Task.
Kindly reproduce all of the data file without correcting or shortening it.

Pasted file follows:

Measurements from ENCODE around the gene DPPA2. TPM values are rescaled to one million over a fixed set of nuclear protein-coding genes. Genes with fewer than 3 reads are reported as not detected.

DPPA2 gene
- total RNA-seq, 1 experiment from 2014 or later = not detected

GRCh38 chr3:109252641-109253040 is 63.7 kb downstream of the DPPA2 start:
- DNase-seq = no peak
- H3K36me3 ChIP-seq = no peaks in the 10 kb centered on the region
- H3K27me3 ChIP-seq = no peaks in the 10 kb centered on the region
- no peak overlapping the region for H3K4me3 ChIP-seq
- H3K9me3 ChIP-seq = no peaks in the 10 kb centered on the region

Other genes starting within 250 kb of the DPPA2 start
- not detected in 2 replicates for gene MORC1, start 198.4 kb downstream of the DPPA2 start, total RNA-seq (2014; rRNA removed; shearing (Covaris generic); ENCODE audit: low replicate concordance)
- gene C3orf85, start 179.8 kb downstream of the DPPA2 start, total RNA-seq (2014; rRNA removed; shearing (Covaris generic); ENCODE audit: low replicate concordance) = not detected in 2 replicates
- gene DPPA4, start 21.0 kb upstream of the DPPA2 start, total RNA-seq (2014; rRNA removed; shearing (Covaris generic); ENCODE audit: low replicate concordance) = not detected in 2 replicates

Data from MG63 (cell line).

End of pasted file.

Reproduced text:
Measurements from ENCODE around the gene DPPA2. TPM values are rescaled to one million over a fixed set of nuclear protein-coding genes. Genes with fewer than 3 reads are reported as not detected.

DPPA2 gene
- total RNA-seq, 1 experiment from 2014 or later = not detected

GRCh38 chr3:109252641-109253040 is 63.7 kb downstream of the DPPA2 start:
- DNase-seq = no peak
- H3K36me3 ChIP-seq = no peaks in the 10 kb centered on the region
- H3K27me3 ChIP-seq = no peaks in the 10 kb centered on the region
- no peak overlapping the region for H3K4me3 ChIP-seq
- H3K9me3 ChIP-seq = no peaks in the 10 kb centered on the region

Other genes starting within 250 kb of the DPPA2 start
- not detected in 2 replicates for gene MORC1, start 198.4 kb downstream of the DPPA2 start, total RNA-seq (2014; rRNA removed; shearing (Covaris generic); ENCODE audit: low replicate concordance)
- gene C3orf85, start 179.8 kb downstream of the DPPA2 start, total RNA-seq (2014; rRNA removed; shearing (Covaris generic); ENCODE audit: low replicate concordance) = not detected in 2 replicates
- gene DPPA4, start 21.0 kb upstream of the DPPA2 start, total RNA-seq (2014; rRNA removed; shearing (Covaris generic); ENCODE audit: low replicate concordance) = not detected in 2 replicates

Data from MG63 (cell line).